As our trip approaches, I get more and more excited about what I’m going to end up experiencing in Cuba. Not only will I be meeting new people, but I’ll also be seeing new sites. To avoid being the typical ignorant American, I want to know a little bit more about what places we will be visiting. I’ve been learning a lot about Cuban history in my Latin American History II class this semester, which is a good start. It gives me a foundation to build upon, but I feel the need to look at not just the general narrative but also the specific buildings, monuments, castles, etc. that we will see. As soon as I received our daily itinerary, I began to research a lot of the places listed.
The first day we will have to ourselves to explore Havana, Cuba. Looking at the rest of the itinerary, I noticed that we would have time to visit specific locations throughout the week during the day, and free time at the end of most nights. That being said, maybe the first day should just be spent walking around Havana and exploring the streets around where we are staying at the Hotel Riviera. This way we would be more familiar with where we are staying and will be less likely to get lost later. Don’t get me wrong, part of exploring is the thrill of not knowing where you are, but coming home late at night or when we’re on our way to a scheduled tour is not the time we want to be getting lost. We might as well get that out of the way when it’s safer during the day.
The second day, we will be visiting the Callejon de Hammel (Hammel Ally), which was described as and open-air flea market kind of place. There will be all types of artwork there and vendors to speak to. The walls are covered in bright street art, just bursting with color. It is said to be very beautiful there and has live music on Sundays, but can also be crowded and a very touristy place. Right after that, we will visit el Morro Castle which guards the mouth of Havana Bay. It was built in 1589 under the Spanish rule. The Spanish originally colonized Cuba because it was strategically located, and were able to make repairs to their ships on their way into the New World. In 1756 though, Great Britain invaded and captured Cuba during the Seven Years War. They captured El Morro Castle in 1762 and returned it to Spanish rule at the end of the Seven Years War in 1763.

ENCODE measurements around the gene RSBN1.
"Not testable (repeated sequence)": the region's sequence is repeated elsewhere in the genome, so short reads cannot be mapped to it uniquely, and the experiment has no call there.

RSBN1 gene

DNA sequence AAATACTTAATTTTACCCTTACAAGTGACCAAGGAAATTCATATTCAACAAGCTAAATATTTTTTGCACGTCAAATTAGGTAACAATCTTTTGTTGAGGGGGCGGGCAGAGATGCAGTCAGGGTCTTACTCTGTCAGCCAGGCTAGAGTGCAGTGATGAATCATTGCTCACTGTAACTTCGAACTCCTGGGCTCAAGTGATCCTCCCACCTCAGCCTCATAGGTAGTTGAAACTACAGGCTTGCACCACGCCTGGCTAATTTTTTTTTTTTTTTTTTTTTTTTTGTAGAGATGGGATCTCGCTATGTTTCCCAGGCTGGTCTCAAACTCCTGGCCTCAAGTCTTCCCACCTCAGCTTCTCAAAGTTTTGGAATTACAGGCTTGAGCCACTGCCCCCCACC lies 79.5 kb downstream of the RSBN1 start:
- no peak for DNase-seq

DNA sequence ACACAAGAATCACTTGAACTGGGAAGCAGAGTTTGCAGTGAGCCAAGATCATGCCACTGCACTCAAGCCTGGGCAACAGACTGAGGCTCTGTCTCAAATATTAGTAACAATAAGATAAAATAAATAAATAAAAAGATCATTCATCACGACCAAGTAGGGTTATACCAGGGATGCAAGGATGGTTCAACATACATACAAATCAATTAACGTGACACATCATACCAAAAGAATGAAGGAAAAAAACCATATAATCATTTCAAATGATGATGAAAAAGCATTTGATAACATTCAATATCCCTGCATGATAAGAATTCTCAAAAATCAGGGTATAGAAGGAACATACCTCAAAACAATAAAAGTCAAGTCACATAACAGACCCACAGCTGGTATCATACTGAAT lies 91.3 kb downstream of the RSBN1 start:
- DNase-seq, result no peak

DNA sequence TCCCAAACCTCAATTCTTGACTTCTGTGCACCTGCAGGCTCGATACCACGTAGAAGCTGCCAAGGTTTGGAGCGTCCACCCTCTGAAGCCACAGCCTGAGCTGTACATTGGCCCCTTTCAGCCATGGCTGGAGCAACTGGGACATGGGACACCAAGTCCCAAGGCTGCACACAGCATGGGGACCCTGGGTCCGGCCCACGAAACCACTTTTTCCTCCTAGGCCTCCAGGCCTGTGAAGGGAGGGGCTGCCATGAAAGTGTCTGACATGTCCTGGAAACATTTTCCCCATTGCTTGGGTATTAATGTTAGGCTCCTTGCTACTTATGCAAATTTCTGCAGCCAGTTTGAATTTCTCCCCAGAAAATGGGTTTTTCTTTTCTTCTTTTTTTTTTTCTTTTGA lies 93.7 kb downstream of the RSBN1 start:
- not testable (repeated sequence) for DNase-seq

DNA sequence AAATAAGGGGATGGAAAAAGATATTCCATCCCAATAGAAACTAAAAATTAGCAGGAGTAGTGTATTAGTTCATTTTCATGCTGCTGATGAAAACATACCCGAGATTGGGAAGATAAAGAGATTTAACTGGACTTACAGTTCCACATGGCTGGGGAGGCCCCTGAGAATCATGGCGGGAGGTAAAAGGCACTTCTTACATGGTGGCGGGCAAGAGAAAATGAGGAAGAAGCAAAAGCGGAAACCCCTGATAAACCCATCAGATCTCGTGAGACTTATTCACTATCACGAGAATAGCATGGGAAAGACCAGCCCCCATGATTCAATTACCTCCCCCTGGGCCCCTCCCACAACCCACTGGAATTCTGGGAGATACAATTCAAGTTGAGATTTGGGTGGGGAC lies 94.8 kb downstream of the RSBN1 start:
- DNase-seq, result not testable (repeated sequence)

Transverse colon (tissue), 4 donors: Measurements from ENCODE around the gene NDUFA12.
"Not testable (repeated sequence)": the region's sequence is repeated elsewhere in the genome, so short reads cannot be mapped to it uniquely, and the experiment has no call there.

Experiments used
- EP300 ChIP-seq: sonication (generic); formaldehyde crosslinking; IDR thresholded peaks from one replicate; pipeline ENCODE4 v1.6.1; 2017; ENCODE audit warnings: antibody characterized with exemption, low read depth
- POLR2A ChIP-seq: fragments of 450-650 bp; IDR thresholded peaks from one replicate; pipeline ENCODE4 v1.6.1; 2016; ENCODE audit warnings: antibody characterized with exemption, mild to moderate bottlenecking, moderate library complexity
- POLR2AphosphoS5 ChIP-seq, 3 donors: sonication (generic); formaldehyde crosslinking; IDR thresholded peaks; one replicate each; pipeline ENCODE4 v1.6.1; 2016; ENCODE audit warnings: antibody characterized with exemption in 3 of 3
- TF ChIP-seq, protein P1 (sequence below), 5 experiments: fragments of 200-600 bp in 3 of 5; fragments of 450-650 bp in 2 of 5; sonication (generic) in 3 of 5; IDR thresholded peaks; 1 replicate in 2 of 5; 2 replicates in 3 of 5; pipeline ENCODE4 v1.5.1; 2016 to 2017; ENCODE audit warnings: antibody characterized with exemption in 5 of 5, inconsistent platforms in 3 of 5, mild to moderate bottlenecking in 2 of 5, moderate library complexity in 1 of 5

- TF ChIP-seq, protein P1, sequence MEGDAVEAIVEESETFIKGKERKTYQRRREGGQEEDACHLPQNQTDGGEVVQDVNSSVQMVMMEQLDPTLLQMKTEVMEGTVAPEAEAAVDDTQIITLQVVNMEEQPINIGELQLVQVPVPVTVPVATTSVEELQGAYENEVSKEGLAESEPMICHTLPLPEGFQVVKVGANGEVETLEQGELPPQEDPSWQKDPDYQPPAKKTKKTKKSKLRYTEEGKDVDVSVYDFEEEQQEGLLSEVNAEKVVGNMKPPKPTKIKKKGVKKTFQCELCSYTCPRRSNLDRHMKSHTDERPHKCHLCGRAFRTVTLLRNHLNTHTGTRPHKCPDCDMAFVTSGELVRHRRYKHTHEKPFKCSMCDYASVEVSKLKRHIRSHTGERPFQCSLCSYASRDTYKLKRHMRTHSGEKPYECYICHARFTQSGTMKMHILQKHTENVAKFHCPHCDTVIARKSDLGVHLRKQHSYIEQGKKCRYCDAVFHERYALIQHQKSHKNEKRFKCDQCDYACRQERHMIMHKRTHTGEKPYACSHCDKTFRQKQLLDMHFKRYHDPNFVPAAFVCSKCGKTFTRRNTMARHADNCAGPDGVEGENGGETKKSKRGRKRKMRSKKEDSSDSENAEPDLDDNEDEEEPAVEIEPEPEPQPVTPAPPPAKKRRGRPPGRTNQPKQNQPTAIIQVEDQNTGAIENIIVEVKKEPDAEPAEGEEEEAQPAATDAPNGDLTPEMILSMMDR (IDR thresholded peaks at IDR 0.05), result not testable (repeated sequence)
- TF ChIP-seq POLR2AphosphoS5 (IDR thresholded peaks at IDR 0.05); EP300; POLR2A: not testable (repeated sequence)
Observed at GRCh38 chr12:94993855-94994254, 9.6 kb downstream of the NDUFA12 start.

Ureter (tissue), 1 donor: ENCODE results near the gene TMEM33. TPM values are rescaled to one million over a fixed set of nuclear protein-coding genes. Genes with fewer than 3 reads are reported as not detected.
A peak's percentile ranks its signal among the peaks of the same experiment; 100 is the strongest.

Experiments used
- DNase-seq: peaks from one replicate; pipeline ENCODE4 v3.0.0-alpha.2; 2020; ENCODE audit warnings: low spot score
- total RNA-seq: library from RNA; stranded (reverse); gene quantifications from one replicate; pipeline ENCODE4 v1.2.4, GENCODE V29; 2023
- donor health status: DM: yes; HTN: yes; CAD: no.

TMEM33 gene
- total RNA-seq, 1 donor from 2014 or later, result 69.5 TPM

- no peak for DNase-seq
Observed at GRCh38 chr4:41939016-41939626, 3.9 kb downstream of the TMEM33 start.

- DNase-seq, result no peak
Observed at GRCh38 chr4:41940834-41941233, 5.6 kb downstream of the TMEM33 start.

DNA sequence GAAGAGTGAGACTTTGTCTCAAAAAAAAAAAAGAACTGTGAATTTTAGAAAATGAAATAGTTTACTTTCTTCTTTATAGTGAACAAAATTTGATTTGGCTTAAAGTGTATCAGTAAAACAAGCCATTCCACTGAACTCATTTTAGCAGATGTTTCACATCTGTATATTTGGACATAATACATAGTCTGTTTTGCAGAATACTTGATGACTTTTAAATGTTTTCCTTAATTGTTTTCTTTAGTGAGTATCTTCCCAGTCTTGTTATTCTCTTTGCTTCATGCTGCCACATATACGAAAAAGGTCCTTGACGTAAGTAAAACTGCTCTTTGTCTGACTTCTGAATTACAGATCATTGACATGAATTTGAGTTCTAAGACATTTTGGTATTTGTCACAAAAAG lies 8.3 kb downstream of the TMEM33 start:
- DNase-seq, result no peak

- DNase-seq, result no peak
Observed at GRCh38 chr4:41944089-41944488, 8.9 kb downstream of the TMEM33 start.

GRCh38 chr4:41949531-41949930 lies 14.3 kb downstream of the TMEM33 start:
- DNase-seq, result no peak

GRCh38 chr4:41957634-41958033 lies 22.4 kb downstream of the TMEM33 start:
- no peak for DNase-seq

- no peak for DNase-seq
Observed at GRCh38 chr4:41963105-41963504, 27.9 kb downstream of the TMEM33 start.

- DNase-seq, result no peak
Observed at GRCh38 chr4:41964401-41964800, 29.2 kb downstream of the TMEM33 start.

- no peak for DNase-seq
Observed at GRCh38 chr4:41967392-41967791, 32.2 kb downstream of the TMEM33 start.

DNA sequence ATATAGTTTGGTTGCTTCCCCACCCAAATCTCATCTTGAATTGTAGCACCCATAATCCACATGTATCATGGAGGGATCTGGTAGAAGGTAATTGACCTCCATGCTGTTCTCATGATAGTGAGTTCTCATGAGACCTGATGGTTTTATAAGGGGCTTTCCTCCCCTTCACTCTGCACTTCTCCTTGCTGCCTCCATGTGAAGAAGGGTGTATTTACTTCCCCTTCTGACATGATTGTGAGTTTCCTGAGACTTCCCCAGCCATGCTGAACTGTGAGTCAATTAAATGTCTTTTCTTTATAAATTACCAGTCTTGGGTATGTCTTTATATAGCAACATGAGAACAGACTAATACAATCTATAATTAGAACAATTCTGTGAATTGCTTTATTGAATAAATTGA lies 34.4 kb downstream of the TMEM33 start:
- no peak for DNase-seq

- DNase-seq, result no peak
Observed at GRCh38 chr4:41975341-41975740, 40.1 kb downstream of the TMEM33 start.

The next day we will be visiting an Afro-Cuban museum and will be learning about the vast history of, obviously, afro-Cubans. From what I learned so far in my Latin American History II class, Cuba was a big slave country. Once Cuba was taken over by Great Britain during the Seven Years War, their trade was opened up and liberalized. The Spanish had restricted and closely controlled Cuba’s trade before Great Britain seized Cuba. Once the British were in control though, Cuba experienced an economic boom. Their main export became sugar, which was a very dangerous, labor intensive, and brutal process to harvest. Because so many people would die from harvesting sugar, an easily replaceable work force was needed—i.e. slaves. Slaves were shipped from Africa, and when the Haitian slaves revolted in 1791, many slave owners fled to Cuba and brought their slaves with them. This integration was one of the main reasons there are Afro-Cubans in Cuba today. We will be learning more about their important history once in Cuba.
Not only will we be learning about Afro-Cubans, but also about the Indians native to Cuba. When we travel to La Cueva Del Indino in Las Viñales, we will be visiting one of the remaining Indian caves in Cuba. The Guanajatabey Indians carved the caves out of limestone to make their homes and shelter them from both natural elements as well as the Spanish conquistadors. Inside are murals and carvings as well as old bones. It’s one of the largest underground caves in Cuba and is said to be beyond beautiful.
Among other places, we will be visiting the famous Finca Vijía. The author of many spectacular novels like The Old Man and the Sea, Ernest Hemingway, moved from the US and made Cuba his home. He lived with his wife in the type of peace and quiet that he couldn’t find in America. His writing style was short and sweet, and full of details. When reading The Old Man and the Sea, which was written in and based on Cuban life, I felt like I could actually see what was going on. His writing is easy to understand, and I’m eager to be able to stand in the same rooms where he wrote the book.
Reading about all the amazing places we will be visiting, makes be really excited to actually be there in person. I like being surprised, and in that sense don’t like looking up too many things before visiting a place. A general history or background is good, just a little taste to hold me over until it get to experience the real deal. I can’t wait to finally be in Cuba after all this preparation and knowledge. I won’t really learn anything until I’m there doing it. Only eight more days!